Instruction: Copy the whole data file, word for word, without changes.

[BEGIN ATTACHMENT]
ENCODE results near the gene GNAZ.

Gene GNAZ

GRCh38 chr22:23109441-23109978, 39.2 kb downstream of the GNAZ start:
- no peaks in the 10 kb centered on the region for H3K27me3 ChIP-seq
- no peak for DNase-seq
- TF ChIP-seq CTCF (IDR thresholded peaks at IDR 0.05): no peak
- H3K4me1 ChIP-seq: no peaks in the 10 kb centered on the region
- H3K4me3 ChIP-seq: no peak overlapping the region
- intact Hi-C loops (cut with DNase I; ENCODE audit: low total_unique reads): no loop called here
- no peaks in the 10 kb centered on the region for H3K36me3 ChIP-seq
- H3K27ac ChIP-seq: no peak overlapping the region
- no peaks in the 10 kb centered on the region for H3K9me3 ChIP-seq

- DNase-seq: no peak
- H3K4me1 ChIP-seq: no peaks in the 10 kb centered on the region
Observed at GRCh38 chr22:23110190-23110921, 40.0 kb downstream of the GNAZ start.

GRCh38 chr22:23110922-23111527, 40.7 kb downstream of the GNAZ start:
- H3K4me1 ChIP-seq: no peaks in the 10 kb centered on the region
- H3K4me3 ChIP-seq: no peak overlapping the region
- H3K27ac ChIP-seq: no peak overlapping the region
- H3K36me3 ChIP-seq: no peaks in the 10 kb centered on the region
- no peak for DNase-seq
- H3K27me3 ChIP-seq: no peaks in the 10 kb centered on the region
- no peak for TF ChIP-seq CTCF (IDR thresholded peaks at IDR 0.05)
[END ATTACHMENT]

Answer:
ENCODE results near the gene GNAZ.

Gene GNAZ

GRCh38 chr22:23109441-23109978, 39.2 kb downstream of the GNAZ start:
- no peaks in the 10 kb centered on the region for H3K27me3 ChIP-seq
- no peak for DNase-seq
- TF ChIP-seq CTCF (IDR thresholded peaks at IDR 0.05): no peak
- H3K4me1 ChIP-seq: no peaks in the 10 kb centered on the region
- H3K4me3 ChIP-seq: no peak overlapping the region
- intact Hi-C loops (cut with DNase I; ENCODE audit: low total_unique reads): no loop called here
- no peaks in the 10 kb centered on the region for H3K36me3 ChIP-seq
- H3K27ac ChIP-seq: no peak overlapping the region
- no peaks in the 10 kb centered on the region for H3K9me3 ChIP-seq

- DNase-seq: no peak
- H3K4me1 ChIP-seq: no peaks in the 10 kb centered on the region
Observed at GRCh38 chr22:23110190-23110921, 40.0 kb downstream of the GNAZ start.

GRCh38 chr22:23110922-23111527, 40.7 kb downstream of the GNAZ start:
- H3K4me1 ChIP-seq: no peaks in the 10 kb centered on the region
- H3K4me3 ChIP-seq: no peak overlapping the region
- H3K27ac ChIP-seq: no peak overlapping the region
- H3K36me3 ChIP-seq: no peaks in the 10 kb centered on the region
- no peak for DNase-seq
- H3K27me3 ChIP-seq: no peaks in the 10 kb centered on the region
- no peak for TF ChIP-seq CTCF (IDR thresholded peaks at IDR 0.05)